Malaysia was recognized as the world’s leading Halal Hub. Consuming Halal food is an essential part of the Islamic faith and is an order of Allah. Halal in Arabic means ‘permissible’ and adheres to Islamic law1. The permission of the lord of all existence, Allah (S.W.T) command Muslims and all people to consume Halal products in the Quran. The examples of such verses are: “O mankind, eat from whatever is on earth (that is) lawful and pure” (Holy Quran 2:168), “So eat of that (meat) upon which Allah’s name has been mentioned, if you are believers in His verses” (Holy Quran 6:118). Halal Food will be the biggest step to ensure the heart (spirit) and body to live healthy and prosperity to emerge. The opposite for Halal is Haram. Haram which Allah and the Prophet have completely and specifically forbidden1. Engaging in an act that is Haram (i.e. eating food like pork, drinking alcohol) would lead to punishment in the Akhirat.
Recently, the authorities have nudged local eateries to obtain certification to prove their food is safe for Muslim consumption. When the company gets Halal certificate from an authority foundation, it demonstrates that the relating company produce high quality level product as Halal Certificate represents the most ultimate level of quality standards. Nowadays, Halal industry not only affects Muslim, but also gained growing interest from non-Muslim users due to it is a global symbol for quality assurance and lifestyle choice 2.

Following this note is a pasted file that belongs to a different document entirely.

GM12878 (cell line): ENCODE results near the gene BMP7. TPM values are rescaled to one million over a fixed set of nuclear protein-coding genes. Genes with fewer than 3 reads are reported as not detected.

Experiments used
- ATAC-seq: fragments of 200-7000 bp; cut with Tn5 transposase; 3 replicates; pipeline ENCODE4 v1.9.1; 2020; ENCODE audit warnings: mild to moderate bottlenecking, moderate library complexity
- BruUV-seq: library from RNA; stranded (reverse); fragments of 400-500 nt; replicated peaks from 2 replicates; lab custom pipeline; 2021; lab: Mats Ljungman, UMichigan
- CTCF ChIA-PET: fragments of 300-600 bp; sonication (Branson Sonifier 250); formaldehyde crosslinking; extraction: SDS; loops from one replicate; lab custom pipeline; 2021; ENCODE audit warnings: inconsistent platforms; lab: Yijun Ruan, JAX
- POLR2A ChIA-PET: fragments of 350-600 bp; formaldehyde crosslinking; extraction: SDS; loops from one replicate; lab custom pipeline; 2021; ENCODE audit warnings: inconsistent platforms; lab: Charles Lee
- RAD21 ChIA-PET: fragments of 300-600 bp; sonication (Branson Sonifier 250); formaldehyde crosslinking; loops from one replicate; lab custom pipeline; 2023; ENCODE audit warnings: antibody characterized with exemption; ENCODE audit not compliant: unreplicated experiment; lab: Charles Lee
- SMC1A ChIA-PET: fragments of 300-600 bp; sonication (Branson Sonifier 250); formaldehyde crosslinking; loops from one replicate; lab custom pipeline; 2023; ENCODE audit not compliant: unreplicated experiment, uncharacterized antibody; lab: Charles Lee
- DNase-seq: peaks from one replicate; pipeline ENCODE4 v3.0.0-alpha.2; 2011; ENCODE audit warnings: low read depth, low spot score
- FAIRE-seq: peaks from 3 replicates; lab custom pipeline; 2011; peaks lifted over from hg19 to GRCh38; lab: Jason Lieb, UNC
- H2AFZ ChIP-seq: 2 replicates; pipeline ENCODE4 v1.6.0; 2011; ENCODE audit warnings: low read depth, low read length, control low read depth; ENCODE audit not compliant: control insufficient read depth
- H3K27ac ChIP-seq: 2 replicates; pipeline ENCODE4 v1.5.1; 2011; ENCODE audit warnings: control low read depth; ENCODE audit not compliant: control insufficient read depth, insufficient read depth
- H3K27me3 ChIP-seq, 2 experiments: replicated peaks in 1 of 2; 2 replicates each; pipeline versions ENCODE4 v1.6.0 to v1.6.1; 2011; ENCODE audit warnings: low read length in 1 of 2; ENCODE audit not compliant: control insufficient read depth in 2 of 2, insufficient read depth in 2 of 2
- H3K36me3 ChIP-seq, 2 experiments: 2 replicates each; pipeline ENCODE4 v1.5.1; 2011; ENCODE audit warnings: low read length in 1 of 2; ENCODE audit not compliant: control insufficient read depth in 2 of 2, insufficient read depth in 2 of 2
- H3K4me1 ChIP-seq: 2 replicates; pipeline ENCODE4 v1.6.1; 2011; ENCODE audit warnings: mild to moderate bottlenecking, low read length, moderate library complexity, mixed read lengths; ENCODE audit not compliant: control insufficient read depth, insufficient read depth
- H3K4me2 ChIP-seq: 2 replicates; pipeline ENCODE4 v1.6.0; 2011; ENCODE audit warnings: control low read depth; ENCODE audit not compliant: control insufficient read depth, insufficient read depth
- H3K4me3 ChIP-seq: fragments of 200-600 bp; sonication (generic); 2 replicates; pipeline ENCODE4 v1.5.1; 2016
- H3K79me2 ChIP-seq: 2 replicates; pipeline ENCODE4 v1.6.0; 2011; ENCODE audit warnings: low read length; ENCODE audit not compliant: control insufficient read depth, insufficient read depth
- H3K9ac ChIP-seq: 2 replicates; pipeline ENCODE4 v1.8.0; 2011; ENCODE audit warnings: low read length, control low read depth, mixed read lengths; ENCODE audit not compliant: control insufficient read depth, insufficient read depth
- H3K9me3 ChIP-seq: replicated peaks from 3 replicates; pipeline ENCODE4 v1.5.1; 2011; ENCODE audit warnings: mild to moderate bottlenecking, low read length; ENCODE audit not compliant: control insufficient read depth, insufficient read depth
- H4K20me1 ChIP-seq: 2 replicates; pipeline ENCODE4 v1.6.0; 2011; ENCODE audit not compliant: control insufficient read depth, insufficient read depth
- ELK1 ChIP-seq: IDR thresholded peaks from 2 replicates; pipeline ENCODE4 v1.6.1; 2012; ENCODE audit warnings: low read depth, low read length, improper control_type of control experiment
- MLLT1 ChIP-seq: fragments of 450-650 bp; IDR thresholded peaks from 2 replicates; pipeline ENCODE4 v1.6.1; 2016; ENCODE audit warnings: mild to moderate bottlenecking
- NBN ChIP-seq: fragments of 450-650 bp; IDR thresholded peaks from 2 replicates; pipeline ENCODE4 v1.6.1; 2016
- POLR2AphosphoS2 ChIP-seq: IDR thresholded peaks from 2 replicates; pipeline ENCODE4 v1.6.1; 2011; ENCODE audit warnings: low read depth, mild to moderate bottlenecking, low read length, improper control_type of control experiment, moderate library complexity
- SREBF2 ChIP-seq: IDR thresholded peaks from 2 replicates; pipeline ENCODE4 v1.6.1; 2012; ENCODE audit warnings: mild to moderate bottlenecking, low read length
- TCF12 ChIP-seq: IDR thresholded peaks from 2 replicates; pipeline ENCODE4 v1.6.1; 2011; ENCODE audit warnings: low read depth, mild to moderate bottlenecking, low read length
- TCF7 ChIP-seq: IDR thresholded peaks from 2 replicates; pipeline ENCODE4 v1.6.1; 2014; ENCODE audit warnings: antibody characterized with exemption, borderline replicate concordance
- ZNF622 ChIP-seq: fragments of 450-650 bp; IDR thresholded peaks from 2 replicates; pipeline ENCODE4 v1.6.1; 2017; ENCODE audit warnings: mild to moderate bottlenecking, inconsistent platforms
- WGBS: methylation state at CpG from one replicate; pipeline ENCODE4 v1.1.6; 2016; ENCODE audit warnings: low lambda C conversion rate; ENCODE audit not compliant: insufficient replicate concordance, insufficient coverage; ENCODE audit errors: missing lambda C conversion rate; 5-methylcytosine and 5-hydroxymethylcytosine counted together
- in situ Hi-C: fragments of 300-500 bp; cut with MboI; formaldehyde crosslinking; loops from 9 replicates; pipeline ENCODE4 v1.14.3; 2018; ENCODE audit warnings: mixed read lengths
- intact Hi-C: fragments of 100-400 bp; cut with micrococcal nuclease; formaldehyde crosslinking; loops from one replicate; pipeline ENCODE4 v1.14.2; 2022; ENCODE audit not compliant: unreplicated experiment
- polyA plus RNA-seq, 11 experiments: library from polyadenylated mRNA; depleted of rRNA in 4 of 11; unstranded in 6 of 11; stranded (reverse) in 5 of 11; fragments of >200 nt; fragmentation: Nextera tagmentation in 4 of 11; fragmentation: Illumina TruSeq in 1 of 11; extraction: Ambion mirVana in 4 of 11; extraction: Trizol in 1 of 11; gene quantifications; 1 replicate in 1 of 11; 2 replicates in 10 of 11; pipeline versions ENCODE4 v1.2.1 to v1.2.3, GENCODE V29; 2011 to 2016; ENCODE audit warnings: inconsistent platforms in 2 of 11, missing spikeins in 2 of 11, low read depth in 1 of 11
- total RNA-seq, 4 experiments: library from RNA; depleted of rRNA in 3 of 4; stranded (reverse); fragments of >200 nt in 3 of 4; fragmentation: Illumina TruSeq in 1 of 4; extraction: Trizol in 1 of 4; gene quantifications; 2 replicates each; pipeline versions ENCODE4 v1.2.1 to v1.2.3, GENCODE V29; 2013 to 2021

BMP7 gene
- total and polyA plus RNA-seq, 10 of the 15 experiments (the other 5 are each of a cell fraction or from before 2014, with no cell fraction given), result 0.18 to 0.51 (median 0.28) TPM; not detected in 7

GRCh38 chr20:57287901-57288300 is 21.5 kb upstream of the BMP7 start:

On 29 September 2016, Halvec and RQ-C had successfully organized Halal Scientific Awareness Program 2.0 in order to create awareness about the importance of Halal scientific approach among Halal practitioners. The training course was aimed to enhance knowledge and skills among Halal practitioners in conducting halal authentication analysis via rapid screening tests, ELISA test as well as DNA analysis (PCR/qPCR).
In coming 17 November 2016, Halal Scientific Awareness Program 3.0 will be held to help individual to strengthen overall understanding of technical process and analysis in Halal testing.
Briefing on porcine detection using PorcineTrace Rapid Test Kit
Participants learn to perform DNA extraction
- Husain, I. A. Ghani, A. F. Mohammad, and S. Mehad (2012), “Current practises among Halal cosmetics manufacturers in Malaysia,” Journal of Statistical Modelling and Analytic, vol. 13, no. 1, pp. 46-51
- M. W. Omar, M. Z. Muhammad, and A. C. Omar (2008), “An analysis of the Muslim consumers’ attitude towards halal food products in Kelantan,” presented at ECER Regional Conference.